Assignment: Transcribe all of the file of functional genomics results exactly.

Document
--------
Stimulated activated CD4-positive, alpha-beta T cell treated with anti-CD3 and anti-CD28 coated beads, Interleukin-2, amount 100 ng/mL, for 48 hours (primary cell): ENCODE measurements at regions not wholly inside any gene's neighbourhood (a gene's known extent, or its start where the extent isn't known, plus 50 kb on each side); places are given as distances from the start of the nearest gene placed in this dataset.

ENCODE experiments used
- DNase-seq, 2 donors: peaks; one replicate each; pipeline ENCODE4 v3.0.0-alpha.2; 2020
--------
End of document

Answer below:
Stimulated activated CD4-positive, alpha-beta T cell treated with anti-CD3 and anti-CD28 coated beads, Interleukin-2, amount 100 ng/mL, for 48 hours (primary cell): ENCODE measurements at regions not wholly inside any gene's neighbourhood (a gene's known extent, or its start where the extent isn't known, plus 50 kb on each side); places are given as distances from the start of the nearest gene placed in this dataset.

ENCODE experiments used
- DNase-seq, 2 donors: peaks; one replicate each; pipeline ENCODE4 v3.0.0-alpha.2; 2020